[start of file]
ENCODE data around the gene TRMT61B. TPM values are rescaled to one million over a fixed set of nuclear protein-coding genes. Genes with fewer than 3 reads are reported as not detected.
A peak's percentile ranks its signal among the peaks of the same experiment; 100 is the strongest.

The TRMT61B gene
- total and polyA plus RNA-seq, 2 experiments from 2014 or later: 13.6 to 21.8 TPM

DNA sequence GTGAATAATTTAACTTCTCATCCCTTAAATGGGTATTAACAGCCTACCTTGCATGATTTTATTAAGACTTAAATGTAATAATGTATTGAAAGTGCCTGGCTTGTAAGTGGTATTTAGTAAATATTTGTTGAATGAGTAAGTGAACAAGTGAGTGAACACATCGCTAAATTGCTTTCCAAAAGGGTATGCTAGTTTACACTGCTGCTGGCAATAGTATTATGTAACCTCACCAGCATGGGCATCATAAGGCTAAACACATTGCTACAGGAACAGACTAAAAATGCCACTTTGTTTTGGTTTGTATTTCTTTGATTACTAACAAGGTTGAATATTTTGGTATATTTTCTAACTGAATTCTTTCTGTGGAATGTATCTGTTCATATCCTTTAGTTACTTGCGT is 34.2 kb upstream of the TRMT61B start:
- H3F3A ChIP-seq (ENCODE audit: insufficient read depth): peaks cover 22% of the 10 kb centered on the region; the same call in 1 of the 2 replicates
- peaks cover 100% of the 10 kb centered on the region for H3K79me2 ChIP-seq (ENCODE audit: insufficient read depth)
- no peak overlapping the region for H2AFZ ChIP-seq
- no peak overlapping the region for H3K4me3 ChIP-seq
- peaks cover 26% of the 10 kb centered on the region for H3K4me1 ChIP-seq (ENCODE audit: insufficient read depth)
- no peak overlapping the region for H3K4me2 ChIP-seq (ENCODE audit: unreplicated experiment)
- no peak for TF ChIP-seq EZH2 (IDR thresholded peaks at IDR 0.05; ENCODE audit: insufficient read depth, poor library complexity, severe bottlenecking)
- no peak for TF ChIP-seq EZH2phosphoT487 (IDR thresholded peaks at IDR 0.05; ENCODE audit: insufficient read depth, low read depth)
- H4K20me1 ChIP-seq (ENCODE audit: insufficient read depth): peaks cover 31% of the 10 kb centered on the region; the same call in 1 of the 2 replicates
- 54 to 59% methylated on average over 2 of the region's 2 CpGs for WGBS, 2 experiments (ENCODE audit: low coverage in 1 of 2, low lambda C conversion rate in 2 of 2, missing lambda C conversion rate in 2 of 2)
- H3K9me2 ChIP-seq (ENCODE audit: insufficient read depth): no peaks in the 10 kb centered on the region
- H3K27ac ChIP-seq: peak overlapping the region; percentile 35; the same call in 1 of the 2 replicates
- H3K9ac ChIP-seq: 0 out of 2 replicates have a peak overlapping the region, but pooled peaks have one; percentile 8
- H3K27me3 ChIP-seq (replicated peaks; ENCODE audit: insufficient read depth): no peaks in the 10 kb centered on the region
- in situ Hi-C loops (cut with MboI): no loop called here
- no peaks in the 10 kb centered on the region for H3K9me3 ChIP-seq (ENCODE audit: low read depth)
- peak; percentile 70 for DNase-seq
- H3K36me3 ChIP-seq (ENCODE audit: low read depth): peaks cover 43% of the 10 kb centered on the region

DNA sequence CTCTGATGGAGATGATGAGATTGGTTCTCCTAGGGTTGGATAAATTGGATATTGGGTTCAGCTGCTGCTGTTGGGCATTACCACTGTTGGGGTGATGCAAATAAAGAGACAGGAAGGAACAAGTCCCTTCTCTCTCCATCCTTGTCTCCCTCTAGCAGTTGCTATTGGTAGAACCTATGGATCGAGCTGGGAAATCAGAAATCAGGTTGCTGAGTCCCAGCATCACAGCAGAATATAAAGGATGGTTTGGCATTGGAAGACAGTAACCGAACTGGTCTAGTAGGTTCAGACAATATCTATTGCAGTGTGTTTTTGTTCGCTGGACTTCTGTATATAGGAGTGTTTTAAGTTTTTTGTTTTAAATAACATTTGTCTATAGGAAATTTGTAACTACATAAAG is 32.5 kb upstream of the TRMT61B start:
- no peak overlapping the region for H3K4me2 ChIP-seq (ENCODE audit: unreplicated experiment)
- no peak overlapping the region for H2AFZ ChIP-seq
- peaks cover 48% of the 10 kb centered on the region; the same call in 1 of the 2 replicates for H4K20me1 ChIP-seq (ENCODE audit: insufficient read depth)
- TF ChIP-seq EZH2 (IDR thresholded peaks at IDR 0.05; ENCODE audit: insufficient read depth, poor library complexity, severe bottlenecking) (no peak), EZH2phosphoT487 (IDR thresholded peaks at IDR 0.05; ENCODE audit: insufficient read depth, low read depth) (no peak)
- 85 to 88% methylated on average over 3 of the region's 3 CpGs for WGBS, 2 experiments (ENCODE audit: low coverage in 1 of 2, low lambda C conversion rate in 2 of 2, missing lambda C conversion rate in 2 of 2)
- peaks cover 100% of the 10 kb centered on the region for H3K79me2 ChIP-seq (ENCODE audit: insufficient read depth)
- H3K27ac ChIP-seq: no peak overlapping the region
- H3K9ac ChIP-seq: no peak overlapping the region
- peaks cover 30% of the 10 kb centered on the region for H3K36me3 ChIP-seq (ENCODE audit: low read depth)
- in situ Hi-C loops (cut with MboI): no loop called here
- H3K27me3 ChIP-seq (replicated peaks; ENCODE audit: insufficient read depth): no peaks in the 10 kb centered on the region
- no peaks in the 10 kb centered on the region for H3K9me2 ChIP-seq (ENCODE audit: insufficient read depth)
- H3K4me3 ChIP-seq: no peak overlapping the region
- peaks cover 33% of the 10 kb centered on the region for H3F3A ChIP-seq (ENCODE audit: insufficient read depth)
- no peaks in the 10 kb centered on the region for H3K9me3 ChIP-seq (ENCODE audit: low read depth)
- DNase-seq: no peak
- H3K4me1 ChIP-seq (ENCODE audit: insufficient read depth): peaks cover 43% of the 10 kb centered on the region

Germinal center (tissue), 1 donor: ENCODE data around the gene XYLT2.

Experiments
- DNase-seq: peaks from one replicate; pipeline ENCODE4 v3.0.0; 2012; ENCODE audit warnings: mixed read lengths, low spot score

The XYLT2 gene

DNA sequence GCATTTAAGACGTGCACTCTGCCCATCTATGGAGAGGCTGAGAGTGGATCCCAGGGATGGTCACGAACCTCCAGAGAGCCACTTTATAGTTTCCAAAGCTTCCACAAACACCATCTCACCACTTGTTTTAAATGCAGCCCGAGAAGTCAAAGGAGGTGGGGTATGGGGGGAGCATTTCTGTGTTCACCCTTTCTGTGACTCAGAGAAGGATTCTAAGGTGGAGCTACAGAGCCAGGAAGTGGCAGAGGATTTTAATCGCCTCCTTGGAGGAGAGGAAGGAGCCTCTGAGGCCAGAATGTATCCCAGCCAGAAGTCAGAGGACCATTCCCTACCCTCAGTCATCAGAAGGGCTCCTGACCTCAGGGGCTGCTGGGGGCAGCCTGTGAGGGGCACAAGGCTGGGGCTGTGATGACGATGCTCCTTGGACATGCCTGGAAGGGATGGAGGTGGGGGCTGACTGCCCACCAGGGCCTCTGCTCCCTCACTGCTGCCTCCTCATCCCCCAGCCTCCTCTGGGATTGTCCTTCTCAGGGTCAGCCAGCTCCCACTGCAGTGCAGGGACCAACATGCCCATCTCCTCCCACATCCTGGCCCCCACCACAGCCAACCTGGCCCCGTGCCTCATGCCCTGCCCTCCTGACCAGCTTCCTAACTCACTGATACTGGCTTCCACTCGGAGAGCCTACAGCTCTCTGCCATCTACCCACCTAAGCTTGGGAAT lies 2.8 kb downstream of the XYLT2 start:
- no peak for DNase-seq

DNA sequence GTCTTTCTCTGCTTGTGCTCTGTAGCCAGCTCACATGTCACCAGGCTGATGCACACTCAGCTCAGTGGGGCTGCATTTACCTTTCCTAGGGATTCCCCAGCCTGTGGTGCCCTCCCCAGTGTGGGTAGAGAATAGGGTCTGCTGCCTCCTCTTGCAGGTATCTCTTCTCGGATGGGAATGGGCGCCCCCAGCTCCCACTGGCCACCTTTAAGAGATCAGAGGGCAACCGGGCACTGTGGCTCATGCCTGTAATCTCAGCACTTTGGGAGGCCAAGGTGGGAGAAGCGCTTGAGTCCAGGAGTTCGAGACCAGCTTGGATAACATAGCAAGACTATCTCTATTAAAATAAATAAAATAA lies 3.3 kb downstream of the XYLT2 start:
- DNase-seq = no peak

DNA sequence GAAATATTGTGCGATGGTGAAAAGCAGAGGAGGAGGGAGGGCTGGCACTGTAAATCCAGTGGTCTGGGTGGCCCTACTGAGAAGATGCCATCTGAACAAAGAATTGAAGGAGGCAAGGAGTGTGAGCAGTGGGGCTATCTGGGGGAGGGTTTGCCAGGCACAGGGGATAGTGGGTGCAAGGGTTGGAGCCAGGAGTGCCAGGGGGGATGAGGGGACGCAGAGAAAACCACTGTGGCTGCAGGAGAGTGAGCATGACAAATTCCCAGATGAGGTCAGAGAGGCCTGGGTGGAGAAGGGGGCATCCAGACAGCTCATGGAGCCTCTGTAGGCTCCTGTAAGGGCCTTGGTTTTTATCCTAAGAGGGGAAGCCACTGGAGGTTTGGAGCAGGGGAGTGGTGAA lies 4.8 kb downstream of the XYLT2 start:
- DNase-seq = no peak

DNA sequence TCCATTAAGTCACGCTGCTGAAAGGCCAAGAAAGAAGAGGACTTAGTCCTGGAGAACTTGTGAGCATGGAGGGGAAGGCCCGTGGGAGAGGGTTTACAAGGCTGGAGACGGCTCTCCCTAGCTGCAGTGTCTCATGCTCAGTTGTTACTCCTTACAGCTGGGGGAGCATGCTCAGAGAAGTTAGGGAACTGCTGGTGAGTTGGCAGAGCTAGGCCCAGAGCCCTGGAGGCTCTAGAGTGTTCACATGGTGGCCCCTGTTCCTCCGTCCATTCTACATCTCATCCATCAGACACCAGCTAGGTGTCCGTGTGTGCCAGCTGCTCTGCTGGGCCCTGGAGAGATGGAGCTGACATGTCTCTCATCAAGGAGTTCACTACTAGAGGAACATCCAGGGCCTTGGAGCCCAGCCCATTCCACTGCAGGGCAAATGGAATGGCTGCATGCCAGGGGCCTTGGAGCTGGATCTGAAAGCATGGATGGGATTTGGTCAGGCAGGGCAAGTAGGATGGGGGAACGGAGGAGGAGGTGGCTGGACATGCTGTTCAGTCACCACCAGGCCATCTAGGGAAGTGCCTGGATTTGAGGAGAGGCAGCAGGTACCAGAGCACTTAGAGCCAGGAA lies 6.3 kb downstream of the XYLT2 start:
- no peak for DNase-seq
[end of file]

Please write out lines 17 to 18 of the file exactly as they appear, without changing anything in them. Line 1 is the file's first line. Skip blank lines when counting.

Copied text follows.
- H3K27ac ChIP-seq: peak overlapping the region; percentile 35; the same call in 1 of the 2 replicates
- H3K9ac ChIP-seq: 0 out of 2 replicates have a peak overlapping the region, but pooled peaks have one; percentile 8